I’m sort of half-heartedly looking for a secondhand Mac Pro, in order to futureproof my setup a little bit. The next version of OS X will apparently be Intel-only, as are several nice-looking apps, and my Mac is a pre-Intel G5. Anyway…
As the expected recession-driven panic selling bargainfest on Ebay has failed to materialise thus far, I’ve been browsing Gumtree. There was one Mac Pro with an amazingly low price of £580, so I contacted the seller. I honestly thought it would have sold, but she replied…
[...] As soon as I have the details I will forward them to eBay. Shortly after, they will contact you with the invoice to confirm our transaction. Further details about payment and shipping will be found there.
[...] You will have a period of 3 days for inspecting the item starting from the moment it arrives. In case the item is damaged, or not as I’ve described it, you can refuse to keep it and you will receive a full refund from eBay.
All very efficient-sounding, and I could kind of understand why a woman (the email was from “Claire Gordon”) would want to avoid having strangers coming round to her house to buy expensive items. But something kept nagging at the back of my mind… this ad is two days old, the price is ludicrously low, and no one has bought the computer yet!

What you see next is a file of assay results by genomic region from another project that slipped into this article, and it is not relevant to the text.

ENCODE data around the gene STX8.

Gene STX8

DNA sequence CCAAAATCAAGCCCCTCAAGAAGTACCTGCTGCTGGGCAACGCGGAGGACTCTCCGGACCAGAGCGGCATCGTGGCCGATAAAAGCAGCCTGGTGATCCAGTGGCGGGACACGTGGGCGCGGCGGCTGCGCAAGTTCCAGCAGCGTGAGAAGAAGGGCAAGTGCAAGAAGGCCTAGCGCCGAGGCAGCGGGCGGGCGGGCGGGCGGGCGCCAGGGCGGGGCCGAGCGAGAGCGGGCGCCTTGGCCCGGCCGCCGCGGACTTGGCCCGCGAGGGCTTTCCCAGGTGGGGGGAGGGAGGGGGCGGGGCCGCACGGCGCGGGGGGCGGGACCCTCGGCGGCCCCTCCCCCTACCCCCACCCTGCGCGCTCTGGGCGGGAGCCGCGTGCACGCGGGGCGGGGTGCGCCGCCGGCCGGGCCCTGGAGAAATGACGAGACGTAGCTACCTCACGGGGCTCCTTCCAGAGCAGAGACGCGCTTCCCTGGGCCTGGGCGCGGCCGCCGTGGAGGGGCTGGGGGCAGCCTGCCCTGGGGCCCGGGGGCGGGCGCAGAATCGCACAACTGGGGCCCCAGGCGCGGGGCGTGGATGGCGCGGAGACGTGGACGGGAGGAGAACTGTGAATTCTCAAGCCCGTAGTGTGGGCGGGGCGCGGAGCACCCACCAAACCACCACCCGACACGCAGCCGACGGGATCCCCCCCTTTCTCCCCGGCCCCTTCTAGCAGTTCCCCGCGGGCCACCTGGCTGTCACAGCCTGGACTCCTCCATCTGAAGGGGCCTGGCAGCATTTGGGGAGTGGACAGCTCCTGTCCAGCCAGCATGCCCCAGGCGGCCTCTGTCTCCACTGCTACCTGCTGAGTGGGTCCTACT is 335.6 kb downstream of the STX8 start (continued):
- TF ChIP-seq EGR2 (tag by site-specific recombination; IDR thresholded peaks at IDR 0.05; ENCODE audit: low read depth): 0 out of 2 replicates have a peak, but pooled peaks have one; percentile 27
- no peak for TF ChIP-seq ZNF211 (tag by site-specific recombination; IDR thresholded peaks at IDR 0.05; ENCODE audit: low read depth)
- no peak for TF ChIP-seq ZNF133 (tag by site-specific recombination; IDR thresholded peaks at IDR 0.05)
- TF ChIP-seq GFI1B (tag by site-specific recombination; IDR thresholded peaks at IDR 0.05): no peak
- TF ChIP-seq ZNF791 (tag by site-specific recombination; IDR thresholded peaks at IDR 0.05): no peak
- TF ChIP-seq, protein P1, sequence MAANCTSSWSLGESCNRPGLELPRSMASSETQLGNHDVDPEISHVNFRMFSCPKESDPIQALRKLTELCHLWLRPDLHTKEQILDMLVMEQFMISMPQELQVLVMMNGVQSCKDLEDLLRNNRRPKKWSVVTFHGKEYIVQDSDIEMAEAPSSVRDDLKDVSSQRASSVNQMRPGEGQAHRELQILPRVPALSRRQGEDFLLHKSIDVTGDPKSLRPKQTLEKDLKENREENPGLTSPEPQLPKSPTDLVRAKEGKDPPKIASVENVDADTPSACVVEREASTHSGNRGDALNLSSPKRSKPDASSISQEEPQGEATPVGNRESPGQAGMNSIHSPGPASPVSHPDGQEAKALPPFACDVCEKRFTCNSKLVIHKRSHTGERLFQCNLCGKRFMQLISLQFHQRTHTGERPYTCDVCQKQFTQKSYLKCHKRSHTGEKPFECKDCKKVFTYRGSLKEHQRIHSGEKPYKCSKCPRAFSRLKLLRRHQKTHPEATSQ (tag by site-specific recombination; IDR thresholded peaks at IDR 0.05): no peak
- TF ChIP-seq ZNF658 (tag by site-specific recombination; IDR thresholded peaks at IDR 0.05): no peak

I Googled her email address and bingo! The only result was from the Gumtree forum, in a thread entitled “Moneygram Scam”. Someone else had received a similar email from the same address, and this also resembled a number of other emails people had received (from other addresses) in relation to tempting car ads on Gumtree. Some users, unfortunately, have lost significant sums of money to this scam.
Coincidentally, I enquired about another Mac Pro (not quite as cheap, but still nicely priced) on Gumtree the same evening, and sure enough, the email I received was pretty much the same, except for minor details in the wording.
There seem to be two variants of the scam:
1. Seller sends similar email to the one above, asking to arrange transaction via Ebay/Paypal. Buyer complies, sending details. Seller gets back in touch, apologising for problems with Paypal account, instructs seller to make payment via Moneygram.
2. Seller contacts buyer, suggesting meeting in person. Buyer replies to confirm. Seller gets back in touch, claiming to have left the area on business, instructs seller to make payment via Moneygram.
Now, Moneygram is just a way of sending money. They won’t help you. If you comply with one of these follow-up emails, you will (as shown in the Gumtree forum thread) lose your money. There seems to be a huge number of email addresses involved in these scams, but just in case it’s of any use to anyone, here are the two people I received emails from…
If in doubt, avoid like the plague!